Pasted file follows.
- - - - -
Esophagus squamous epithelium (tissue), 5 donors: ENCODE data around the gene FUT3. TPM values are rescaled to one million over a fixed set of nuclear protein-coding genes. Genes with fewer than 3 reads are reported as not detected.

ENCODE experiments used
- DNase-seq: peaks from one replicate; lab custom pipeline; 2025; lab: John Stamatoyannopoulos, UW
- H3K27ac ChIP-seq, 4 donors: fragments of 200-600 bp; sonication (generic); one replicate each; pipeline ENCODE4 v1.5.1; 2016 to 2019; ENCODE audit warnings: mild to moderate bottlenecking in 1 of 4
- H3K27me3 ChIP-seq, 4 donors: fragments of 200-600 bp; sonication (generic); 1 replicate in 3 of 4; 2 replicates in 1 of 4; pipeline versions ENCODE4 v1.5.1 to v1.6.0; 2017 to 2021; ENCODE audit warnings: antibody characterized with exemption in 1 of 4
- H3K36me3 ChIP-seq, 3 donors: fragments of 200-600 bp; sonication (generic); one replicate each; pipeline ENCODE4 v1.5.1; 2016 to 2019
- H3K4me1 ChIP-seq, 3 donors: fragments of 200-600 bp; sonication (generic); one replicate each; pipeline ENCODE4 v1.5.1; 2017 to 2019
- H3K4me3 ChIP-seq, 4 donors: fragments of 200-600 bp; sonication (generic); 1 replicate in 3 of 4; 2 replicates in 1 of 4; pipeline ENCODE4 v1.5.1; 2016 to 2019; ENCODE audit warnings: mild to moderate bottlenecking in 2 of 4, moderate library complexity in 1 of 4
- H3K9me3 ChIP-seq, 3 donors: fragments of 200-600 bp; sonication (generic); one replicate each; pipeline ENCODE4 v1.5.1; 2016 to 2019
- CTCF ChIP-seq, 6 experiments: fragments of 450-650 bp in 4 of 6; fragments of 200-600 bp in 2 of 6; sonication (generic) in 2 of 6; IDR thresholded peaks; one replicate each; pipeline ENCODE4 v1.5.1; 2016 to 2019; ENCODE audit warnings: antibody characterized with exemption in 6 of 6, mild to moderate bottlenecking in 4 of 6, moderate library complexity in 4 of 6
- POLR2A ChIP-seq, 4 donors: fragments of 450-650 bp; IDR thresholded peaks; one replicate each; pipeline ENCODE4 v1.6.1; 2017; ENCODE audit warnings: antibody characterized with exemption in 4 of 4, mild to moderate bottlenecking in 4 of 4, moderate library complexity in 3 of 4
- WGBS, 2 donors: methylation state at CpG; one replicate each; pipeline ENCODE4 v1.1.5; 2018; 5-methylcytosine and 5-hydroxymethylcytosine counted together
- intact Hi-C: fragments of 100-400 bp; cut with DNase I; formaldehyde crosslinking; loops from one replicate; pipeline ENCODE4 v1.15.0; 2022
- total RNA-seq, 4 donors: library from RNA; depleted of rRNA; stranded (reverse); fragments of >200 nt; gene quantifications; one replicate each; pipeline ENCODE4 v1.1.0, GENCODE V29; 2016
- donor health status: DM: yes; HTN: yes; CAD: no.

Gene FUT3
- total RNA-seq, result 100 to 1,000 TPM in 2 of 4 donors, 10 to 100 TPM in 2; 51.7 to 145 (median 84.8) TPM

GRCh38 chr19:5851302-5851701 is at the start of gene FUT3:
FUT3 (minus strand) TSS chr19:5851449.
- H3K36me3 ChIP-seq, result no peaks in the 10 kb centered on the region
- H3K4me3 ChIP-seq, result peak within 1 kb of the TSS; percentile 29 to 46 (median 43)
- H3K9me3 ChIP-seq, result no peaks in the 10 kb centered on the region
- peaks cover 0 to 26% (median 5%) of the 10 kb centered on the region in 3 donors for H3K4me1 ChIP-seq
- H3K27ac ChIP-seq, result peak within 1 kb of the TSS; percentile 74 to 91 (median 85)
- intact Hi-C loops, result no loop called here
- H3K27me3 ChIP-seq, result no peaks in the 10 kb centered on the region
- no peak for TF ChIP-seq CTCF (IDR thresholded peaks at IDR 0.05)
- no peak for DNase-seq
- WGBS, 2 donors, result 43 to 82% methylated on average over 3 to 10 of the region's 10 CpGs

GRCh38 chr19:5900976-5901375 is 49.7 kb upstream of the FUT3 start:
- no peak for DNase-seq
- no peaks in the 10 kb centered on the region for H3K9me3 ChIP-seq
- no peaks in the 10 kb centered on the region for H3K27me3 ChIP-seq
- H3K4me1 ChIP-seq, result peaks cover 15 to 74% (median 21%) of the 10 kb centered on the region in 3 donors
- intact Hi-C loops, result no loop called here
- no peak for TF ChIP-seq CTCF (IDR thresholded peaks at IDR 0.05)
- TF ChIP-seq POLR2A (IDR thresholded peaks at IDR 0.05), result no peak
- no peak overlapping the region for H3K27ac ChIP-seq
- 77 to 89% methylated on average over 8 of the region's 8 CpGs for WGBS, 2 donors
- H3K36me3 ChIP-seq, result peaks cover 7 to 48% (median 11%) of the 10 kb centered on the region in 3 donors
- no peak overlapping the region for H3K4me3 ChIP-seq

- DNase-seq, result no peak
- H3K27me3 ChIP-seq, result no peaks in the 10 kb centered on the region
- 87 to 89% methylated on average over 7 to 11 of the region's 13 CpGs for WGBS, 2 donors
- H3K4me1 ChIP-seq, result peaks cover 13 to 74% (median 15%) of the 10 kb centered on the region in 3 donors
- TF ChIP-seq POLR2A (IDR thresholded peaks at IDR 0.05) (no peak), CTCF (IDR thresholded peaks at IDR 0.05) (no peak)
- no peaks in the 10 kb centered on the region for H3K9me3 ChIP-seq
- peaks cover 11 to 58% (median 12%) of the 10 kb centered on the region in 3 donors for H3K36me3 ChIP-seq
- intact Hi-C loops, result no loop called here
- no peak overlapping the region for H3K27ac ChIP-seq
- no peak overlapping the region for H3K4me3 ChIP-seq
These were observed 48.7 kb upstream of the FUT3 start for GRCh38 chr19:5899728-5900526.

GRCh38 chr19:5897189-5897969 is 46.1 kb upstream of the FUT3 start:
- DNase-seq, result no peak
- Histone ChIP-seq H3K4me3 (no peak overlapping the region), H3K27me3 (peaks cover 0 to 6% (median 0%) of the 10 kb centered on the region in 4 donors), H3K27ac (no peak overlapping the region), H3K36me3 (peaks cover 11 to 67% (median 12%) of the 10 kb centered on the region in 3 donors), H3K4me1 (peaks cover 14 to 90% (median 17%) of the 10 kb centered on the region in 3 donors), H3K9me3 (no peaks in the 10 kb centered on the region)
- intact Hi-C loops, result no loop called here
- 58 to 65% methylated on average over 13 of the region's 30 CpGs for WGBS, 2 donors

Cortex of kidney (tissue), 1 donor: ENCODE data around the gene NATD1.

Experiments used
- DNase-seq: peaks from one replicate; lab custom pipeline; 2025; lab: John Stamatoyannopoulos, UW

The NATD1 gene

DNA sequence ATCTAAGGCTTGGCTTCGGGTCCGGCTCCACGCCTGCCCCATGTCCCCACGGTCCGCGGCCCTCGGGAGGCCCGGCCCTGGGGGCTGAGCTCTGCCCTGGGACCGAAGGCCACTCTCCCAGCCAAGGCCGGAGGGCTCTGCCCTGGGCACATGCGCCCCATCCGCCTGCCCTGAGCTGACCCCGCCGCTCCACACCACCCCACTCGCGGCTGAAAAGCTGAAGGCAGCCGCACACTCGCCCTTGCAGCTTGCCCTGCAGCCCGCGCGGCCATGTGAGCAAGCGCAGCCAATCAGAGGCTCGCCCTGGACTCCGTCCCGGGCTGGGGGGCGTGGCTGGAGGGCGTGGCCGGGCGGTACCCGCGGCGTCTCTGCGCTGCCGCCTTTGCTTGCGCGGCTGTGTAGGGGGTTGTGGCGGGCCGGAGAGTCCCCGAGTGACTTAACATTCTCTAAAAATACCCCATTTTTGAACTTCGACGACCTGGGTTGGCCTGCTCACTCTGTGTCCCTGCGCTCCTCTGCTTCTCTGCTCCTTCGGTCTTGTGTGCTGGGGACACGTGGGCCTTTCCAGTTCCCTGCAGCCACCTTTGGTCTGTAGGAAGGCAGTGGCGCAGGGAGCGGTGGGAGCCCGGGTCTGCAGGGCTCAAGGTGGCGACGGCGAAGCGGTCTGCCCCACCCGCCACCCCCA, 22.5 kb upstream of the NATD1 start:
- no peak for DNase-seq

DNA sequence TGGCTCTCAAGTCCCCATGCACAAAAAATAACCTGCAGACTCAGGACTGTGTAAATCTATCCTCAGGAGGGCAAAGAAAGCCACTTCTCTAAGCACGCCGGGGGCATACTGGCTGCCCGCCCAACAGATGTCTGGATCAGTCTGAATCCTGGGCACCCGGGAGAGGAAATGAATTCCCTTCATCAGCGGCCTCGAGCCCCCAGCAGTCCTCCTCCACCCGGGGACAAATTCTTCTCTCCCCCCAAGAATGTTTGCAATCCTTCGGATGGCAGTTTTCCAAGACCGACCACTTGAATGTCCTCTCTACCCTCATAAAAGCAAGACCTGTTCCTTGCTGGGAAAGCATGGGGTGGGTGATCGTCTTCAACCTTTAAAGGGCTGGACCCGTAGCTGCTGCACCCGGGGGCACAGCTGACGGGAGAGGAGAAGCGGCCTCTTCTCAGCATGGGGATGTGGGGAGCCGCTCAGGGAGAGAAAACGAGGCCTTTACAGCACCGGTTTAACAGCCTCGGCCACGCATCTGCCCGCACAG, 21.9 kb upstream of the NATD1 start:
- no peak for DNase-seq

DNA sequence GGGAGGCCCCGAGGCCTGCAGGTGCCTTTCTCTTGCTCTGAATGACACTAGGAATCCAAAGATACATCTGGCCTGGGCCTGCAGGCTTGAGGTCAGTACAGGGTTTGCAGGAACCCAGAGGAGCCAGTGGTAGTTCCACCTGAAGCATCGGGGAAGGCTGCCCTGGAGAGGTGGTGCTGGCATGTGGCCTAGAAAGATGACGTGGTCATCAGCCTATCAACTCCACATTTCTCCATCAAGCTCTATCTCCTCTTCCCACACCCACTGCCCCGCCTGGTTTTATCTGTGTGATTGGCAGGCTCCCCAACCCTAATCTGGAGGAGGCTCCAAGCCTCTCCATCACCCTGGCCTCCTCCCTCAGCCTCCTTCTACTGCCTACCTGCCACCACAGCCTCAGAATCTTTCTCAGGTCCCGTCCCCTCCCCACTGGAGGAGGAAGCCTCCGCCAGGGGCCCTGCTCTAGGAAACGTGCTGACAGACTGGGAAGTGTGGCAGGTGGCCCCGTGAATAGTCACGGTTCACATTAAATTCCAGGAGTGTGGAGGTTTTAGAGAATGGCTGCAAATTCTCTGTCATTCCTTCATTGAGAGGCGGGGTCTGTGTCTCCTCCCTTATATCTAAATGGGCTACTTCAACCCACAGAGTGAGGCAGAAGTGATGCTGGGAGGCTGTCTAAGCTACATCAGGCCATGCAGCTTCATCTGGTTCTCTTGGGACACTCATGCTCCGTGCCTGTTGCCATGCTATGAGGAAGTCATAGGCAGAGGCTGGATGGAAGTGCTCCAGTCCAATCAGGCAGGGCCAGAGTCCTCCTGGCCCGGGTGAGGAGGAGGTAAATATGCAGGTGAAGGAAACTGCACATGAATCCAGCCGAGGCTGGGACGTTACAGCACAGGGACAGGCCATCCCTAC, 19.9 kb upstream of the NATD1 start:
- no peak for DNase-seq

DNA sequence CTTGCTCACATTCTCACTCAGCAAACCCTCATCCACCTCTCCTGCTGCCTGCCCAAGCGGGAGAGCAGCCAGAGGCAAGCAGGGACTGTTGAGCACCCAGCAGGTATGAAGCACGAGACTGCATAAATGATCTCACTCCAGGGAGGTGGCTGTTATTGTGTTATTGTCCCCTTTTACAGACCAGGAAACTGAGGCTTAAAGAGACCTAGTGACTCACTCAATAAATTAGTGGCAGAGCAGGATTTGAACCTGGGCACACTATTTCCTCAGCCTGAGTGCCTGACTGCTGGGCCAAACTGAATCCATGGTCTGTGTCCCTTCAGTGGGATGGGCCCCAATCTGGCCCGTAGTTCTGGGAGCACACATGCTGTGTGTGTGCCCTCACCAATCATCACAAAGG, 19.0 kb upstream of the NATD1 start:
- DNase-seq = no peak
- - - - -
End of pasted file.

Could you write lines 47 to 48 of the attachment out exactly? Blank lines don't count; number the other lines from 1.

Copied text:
- no peaks in the 10 kb centered on the region for H3K9me3 ChIP-seq
- peaks cover 11 to 58% (median 12%) of the 10 kb centered on the region in 3 donors for H3K36me3 ChIP-seq